A Journal of Translations

Shevchenko Scientific Society

Volume 1. 2004

Selections from Tyhry


Emma Andijewska


The Melon Patch


There's a melon patch outside my window. It's a few stories high, with cantaloupes and watermelons, but meat grinders grow in it, too. It seems that these meat grinders are condensers of silence, although I can't say what their exact function is. The people who walk across the concrete courtyard below do not notice the melon patch. Even I myself, when I go downstairs and look up from below, don't always take note of it. That's why I'm still deliberating whether it's just carried in by the south wind in the evenings, or if during the day the melon patch simply takes on the colors of the air, making it difficult to perceive. Because the fact that it changes, chameleon-like, caught my eye a long time ago.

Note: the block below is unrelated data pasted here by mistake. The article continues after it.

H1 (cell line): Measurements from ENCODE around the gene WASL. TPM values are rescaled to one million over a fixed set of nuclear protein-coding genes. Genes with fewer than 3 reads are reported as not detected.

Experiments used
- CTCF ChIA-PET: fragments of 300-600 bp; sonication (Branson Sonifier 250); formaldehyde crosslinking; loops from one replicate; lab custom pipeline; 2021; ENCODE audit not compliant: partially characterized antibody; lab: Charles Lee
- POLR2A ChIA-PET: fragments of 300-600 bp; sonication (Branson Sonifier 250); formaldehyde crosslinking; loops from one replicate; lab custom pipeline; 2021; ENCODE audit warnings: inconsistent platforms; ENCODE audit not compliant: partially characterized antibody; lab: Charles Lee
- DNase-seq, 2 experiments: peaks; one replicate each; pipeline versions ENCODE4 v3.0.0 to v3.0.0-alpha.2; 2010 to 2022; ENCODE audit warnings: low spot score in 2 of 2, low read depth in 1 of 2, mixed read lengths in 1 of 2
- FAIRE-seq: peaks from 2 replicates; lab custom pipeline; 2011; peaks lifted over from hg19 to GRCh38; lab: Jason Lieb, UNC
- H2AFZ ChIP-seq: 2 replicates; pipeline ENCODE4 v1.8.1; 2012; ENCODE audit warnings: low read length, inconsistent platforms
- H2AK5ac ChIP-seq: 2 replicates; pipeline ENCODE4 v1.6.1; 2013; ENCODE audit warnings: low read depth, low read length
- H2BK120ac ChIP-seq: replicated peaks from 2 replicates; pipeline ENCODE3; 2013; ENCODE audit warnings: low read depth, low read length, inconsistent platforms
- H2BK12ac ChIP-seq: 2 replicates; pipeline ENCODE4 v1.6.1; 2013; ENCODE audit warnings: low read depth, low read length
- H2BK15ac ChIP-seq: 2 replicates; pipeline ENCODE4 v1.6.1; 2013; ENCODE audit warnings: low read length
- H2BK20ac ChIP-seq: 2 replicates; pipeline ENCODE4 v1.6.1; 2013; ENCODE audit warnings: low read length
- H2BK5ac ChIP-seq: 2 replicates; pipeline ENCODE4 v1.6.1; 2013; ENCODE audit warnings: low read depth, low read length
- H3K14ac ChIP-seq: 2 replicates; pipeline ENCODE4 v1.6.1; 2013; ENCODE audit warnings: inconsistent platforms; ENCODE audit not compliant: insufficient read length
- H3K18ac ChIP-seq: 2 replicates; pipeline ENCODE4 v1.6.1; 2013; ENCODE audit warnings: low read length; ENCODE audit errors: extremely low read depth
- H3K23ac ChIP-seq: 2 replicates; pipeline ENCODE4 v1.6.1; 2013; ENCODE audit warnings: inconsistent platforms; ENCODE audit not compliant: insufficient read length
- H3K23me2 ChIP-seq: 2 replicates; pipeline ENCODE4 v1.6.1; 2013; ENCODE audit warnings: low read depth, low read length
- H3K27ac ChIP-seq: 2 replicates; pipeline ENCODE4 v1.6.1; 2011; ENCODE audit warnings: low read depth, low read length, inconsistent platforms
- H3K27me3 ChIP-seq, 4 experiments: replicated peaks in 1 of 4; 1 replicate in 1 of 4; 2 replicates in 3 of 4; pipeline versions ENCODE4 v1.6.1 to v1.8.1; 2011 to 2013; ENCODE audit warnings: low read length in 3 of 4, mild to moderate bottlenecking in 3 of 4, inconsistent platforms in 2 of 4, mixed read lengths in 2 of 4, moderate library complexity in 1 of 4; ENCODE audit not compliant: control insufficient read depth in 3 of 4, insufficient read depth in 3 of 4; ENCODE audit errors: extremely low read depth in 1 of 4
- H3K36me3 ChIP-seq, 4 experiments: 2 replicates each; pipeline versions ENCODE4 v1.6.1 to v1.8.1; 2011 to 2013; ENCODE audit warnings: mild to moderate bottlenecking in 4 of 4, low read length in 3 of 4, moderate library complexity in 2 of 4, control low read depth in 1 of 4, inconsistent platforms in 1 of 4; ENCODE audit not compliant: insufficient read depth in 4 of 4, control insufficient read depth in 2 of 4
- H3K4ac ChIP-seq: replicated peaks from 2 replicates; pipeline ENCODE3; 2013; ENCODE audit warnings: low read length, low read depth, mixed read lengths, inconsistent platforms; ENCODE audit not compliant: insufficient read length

The melon patch is outside my window all year long. True, when I open the door it gets carried into the room by the draft and then hangs above the lamp or near the bookshelves, but, nonetheless, I'm used to the idea that it's just outside my window. It's convenient that way. Because I like order, and when I sample the watermelons with a knife, lots of juice spills out on the floor, and then it's difficult to breathe. And I quite like breathing. I can lie and breathe for hours on end, intently inhaling whole landscapes into my lungs, because I perceive the world through my lungs.